These are the kinds of sharp judgments causing undue suffering on both sides.  Is it fair to insist the Brethren are actively joining forces with a global UN/Bill Gates/Pharma campaign due to their encouragement about what they see as good health practices?  No. Neither is it fair to insist members questioning the strong public pressure to vaccinate and mask up are QAnon conspiracists who are actively threatening public health.  

“C’mon, man!” as our new president likes to say.  

I’ve appreciated how Utah’s new governor, Spencer Cox, has tried to encourage precisely this kind of respectful space, when it would have been very easy for him to come down strongly only on one side.  As he was recently quoted as saying: “We need a measure of grace and patience with each other. There are some people that will want to wear masks for much longer. Don’t mock them, don’t make fun of them, all right?” And for those who have never worn masks, the Governor added, “that’s OK, too. We don’t need to pile on those people. We’ve all made mistakes through this. We’ve all been critical of others when it turns out our side was wrong. We can do so much better together.”

“So much better.”  Amen, Governor Cox!  And thank you for modeling that for us.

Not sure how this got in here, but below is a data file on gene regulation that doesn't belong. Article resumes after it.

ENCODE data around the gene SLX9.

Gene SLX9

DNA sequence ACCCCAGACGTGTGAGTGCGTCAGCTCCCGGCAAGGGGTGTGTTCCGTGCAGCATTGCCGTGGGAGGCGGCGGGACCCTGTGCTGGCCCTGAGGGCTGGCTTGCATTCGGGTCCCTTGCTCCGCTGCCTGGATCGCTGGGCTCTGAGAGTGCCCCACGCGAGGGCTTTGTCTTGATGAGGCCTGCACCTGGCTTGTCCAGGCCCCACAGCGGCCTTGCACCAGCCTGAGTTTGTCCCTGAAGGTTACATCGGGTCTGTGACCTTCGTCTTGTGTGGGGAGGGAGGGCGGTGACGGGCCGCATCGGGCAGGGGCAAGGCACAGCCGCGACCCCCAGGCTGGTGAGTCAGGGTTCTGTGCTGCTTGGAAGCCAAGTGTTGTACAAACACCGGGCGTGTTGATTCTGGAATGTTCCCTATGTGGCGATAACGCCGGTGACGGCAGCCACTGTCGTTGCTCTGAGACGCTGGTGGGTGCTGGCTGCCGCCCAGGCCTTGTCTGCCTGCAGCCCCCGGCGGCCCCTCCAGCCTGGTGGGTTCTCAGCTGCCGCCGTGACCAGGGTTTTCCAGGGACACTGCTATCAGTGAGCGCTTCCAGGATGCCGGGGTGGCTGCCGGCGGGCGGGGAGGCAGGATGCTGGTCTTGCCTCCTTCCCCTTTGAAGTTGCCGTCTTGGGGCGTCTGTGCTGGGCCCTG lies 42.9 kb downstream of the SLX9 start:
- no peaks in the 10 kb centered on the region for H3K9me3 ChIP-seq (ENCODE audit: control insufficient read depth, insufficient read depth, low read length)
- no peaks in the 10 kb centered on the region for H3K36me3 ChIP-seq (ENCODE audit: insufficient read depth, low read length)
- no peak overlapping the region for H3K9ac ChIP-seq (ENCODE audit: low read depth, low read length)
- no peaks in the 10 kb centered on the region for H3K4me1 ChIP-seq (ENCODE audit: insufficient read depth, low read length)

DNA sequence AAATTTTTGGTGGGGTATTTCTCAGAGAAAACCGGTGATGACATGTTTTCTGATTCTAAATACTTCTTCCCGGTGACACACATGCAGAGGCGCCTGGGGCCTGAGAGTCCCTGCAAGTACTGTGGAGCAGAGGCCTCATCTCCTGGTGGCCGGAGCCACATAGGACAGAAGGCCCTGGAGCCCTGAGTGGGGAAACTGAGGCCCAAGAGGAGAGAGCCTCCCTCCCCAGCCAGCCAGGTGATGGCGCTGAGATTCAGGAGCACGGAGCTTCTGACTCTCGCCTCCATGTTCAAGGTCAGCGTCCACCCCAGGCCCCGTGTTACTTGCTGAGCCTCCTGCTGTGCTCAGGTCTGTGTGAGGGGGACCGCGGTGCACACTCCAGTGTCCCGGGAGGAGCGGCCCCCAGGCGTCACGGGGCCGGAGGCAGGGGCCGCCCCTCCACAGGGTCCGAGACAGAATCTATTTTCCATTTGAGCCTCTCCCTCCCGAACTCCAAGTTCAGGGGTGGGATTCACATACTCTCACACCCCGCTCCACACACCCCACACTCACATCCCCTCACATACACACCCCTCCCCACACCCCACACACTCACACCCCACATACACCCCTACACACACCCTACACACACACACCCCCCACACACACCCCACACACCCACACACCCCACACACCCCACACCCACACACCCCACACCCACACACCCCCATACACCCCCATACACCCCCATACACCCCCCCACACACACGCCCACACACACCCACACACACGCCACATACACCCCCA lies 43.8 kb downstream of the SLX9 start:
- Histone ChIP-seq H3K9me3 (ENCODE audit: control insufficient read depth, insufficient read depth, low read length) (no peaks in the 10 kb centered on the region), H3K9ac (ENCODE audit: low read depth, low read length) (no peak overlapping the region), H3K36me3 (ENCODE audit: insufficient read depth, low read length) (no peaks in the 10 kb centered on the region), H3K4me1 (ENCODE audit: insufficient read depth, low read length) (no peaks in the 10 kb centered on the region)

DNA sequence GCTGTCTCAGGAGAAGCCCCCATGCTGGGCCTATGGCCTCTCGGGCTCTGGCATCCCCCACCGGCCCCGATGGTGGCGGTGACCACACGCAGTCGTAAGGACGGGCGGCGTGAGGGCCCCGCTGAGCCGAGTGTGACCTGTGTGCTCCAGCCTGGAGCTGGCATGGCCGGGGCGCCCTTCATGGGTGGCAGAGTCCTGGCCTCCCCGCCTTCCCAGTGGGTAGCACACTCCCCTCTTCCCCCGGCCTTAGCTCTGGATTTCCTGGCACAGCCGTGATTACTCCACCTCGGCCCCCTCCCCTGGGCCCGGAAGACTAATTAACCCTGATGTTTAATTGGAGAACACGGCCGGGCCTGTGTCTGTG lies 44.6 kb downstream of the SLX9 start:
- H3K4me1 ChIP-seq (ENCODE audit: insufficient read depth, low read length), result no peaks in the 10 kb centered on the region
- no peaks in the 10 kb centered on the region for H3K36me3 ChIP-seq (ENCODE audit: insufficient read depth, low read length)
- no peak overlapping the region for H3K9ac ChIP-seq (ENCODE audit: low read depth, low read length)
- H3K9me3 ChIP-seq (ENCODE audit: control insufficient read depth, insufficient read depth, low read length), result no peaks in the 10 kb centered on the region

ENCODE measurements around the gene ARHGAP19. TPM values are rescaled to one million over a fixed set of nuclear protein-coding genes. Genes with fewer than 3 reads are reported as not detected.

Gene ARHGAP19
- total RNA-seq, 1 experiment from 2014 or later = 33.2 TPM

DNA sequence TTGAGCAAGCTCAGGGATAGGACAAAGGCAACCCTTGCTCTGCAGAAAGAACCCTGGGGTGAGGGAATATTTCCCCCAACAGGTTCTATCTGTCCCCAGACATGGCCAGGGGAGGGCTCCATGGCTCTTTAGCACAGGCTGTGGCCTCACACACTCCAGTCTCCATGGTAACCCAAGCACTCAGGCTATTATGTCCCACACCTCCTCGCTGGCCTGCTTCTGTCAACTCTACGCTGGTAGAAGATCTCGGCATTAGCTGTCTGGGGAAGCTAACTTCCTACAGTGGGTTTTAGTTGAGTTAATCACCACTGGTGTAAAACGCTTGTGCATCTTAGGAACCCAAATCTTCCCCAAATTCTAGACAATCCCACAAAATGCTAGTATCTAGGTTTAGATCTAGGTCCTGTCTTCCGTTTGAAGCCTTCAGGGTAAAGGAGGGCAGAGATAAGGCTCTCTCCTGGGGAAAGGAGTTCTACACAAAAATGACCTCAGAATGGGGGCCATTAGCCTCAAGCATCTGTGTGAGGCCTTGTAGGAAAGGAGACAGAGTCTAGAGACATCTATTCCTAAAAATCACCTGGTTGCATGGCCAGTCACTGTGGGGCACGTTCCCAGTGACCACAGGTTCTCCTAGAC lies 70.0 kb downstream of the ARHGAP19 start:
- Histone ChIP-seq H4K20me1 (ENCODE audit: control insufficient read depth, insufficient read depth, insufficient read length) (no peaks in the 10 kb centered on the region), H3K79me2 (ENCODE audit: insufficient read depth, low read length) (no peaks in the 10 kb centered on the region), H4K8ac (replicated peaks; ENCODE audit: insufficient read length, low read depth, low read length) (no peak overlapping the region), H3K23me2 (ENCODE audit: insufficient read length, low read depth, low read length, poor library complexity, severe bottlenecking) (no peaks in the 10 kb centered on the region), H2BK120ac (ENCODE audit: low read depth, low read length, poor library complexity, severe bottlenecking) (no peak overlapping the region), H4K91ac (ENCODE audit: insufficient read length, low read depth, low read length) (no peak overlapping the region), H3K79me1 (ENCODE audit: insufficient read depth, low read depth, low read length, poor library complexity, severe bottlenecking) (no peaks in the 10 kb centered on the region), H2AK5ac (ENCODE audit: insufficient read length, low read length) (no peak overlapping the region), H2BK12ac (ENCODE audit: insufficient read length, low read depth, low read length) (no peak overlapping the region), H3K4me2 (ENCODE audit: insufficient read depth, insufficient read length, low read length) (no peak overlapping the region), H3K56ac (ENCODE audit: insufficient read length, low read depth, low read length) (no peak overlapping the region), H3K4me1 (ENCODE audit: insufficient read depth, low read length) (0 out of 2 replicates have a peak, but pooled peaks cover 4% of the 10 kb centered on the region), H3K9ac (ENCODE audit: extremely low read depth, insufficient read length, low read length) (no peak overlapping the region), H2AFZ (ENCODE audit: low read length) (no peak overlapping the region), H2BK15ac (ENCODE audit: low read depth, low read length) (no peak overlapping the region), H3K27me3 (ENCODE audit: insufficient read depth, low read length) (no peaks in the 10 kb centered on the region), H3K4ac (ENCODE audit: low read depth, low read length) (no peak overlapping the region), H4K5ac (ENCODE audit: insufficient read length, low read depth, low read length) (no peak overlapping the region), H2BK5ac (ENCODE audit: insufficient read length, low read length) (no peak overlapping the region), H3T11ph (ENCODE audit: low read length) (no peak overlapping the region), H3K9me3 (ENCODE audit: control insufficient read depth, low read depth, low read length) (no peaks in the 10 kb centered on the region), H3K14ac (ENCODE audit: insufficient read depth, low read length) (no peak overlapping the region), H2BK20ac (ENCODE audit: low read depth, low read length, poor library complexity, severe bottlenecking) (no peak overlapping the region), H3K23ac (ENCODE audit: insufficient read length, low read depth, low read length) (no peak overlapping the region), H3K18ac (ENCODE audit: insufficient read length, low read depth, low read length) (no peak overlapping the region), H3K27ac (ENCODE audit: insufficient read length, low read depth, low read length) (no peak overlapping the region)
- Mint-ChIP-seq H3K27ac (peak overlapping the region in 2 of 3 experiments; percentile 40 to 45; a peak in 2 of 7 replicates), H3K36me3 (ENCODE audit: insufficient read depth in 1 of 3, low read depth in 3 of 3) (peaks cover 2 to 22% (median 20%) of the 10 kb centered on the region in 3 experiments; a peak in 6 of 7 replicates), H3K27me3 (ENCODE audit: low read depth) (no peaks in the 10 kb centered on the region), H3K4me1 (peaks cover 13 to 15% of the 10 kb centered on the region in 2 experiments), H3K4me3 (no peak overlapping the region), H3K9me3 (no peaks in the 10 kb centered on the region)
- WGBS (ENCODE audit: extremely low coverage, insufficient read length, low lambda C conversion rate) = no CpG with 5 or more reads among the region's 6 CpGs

This doesn’t have to be how we do this.  Like other difficult conversations in America, it’s possible to hold different perspectives ― even sharply different ones ― without impugning motives and character and accusing those on the other side of malicious intent.  

In one of his most famous pieces of counsel to disciples, Jesus taught, “Take no thought [“do not worry…do not be anxious”] for your life, what ye shall eat; neither for the body, what ye shall put on.”

Maybe questions about our physical health are not the most crucial questions after all?  However important our physical health still clearly is, for the sake of our spiritual health, may we embrace humility as an antidote for our times.  

And whatever side of the vaccination, masking and COVID debates you are on (and whatever questions you think need to be answered), please don’t neglect a question even more important than safety and efficacy, as Alma put it:  “Have ye been sufficiently humble?”